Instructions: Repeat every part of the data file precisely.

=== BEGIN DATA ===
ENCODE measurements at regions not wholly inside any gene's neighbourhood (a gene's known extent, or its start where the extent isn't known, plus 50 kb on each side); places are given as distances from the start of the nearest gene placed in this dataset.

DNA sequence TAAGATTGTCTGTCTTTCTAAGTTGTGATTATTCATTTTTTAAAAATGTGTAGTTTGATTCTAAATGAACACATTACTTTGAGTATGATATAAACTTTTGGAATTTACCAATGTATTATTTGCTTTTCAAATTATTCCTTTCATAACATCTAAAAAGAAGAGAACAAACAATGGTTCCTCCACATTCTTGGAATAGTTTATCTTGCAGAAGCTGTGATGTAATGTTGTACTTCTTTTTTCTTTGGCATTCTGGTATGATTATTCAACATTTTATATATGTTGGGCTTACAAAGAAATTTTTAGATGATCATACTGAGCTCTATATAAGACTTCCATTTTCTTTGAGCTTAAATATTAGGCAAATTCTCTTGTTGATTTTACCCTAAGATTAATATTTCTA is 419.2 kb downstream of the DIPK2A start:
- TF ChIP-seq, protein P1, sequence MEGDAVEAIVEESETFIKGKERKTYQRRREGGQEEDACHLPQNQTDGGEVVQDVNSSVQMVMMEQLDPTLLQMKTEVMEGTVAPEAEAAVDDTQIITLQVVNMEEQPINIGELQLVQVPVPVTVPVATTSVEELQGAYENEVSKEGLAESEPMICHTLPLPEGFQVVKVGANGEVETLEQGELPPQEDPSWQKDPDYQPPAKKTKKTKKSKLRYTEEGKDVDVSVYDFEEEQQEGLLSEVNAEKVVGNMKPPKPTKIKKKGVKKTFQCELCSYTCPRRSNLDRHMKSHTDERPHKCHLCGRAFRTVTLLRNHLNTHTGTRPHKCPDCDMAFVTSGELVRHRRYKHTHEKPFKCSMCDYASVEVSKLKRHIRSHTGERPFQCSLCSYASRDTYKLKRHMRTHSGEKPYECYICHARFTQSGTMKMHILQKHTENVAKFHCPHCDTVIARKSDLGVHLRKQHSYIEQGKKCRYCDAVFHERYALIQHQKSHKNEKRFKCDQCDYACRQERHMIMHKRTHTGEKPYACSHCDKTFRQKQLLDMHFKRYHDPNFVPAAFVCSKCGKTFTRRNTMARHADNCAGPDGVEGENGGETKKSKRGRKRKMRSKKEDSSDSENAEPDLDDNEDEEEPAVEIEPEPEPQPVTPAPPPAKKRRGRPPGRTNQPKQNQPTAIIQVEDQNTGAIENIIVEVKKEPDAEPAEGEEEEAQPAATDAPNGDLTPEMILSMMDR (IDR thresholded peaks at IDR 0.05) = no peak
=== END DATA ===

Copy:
ENCODE measurements at regions not wholly inside any gene's neighbourhood (a gene's known extent, or its start where the extent isn't known, plus 50 kb on each side); places are given as distances from the start of the nearest gene placed in this dataset.

DNA sequence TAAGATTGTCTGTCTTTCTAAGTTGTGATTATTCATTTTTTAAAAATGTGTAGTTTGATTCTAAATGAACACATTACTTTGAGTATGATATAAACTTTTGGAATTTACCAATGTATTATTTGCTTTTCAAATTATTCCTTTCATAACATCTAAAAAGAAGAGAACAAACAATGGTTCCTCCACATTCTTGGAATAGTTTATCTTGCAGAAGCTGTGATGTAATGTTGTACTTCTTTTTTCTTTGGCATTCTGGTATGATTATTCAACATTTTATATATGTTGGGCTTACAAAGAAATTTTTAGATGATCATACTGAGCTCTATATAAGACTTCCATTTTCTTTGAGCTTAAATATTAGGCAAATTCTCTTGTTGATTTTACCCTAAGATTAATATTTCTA is 419.2 kb downstream of the DIPK2A start:
- TF ChIP-seq, protein P1, sequence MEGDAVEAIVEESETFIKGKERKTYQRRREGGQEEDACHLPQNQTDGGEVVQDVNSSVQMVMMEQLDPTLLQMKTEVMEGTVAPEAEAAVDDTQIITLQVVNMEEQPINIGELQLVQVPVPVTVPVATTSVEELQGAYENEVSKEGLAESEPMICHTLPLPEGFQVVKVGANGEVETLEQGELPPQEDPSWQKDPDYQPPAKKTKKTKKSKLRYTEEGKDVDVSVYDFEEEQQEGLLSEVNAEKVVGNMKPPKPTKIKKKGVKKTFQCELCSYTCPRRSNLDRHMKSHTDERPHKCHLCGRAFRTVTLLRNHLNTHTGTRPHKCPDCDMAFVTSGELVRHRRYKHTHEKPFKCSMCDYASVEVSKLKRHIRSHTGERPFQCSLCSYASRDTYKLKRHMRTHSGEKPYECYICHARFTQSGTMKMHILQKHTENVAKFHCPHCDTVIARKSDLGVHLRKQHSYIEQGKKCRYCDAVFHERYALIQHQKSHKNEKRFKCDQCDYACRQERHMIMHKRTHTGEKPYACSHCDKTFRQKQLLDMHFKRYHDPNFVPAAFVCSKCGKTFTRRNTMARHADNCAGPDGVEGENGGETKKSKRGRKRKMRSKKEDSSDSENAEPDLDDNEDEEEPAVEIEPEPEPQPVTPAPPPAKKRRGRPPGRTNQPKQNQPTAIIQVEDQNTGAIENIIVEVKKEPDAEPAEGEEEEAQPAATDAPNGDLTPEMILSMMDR (IDR thresholded peaks at IDR 0.05) = no peak